By Bem Le Hunte
Why do very few people enjoy sitting comfortably with their unknown unknowns? Why is there an uncomfortable liminality ‘betwixt and between’ the known and unknown worlds?
How can we explore unknowns in a more speculative, playful, creative capacity, through our imaginations? How can we use lack of knowledge to learn about ourselves and let it teach us how to be comfortable and curious in the midst of unknowing?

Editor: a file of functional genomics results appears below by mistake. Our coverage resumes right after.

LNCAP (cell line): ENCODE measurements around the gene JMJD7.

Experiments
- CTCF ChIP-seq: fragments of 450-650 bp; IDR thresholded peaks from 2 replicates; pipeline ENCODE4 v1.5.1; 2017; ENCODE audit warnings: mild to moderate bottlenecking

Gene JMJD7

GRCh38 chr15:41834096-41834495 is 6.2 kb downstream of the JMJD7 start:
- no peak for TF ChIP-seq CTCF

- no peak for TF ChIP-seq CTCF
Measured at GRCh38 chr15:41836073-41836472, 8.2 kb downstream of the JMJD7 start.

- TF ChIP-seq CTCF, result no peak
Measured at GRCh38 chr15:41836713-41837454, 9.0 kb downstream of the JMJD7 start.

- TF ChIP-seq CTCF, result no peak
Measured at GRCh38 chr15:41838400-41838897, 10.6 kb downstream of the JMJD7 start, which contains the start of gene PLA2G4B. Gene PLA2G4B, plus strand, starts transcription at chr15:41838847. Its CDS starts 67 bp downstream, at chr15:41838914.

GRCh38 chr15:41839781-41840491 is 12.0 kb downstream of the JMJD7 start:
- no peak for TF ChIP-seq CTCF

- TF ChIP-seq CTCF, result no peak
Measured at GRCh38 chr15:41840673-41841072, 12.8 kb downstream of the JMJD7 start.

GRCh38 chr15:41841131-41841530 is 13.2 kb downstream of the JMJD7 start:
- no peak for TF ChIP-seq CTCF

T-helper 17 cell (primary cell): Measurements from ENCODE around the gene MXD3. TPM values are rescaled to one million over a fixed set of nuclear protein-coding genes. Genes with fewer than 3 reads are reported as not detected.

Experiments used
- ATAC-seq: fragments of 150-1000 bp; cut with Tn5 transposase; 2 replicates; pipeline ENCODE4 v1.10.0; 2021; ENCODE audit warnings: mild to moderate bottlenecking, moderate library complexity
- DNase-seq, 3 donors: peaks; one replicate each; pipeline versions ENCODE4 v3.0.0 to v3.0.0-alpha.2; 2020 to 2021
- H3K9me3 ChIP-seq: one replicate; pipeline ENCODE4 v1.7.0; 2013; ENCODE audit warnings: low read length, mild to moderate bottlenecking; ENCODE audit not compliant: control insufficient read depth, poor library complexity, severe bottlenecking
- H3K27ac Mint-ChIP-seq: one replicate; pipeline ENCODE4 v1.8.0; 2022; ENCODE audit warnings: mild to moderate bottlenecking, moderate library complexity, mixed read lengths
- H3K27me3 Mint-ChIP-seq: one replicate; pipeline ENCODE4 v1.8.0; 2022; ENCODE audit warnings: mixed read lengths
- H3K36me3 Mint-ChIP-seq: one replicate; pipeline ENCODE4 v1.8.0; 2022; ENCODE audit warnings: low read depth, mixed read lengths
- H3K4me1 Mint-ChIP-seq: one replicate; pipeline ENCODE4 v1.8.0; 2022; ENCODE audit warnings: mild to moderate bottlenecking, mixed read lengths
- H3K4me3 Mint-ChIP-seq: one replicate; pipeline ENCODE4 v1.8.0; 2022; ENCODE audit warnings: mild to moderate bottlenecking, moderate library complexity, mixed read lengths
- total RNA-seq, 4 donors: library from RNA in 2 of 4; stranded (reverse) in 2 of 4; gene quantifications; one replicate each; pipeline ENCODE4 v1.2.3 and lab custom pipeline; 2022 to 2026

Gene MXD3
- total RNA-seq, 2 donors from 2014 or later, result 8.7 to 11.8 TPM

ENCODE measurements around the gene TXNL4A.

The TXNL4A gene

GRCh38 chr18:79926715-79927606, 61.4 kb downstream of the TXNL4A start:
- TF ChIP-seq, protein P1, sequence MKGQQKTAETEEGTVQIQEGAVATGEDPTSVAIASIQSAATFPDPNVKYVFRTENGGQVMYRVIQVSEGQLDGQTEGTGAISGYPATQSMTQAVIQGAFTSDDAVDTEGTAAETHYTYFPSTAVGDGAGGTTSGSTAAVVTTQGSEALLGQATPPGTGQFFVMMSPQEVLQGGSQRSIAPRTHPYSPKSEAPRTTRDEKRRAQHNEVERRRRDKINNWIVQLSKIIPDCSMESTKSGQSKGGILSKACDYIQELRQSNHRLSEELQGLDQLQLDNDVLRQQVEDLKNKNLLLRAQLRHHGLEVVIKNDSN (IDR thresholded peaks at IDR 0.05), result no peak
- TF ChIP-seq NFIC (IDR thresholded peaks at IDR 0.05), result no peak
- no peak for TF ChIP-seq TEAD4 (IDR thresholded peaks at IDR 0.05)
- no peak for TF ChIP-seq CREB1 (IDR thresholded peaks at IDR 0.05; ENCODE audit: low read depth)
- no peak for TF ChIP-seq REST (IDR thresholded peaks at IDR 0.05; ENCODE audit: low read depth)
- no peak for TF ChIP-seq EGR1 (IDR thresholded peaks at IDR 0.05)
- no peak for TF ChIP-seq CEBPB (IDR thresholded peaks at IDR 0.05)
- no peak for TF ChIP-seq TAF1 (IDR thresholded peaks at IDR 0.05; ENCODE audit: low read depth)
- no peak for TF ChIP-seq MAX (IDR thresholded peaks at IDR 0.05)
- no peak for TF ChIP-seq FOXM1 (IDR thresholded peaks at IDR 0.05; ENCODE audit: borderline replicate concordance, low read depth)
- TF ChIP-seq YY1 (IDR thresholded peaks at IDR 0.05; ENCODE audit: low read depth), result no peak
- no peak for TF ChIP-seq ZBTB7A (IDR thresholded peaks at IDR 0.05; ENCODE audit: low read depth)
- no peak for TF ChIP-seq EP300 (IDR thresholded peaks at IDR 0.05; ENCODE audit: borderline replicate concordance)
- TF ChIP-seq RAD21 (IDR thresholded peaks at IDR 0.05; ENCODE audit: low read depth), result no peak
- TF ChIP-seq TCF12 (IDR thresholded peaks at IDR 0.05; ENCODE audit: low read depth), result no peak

The power and allure of unknown unknowns have long been recognised by creative practitioners as a holy grail for inspiration. Borges wrote in The Library of Babel about a fictitious library where all books ever written existed together, but this library turns to a dystopia as the reader discovers that “the certainty that everything has already been written annuls us, or renders us phantasmal.”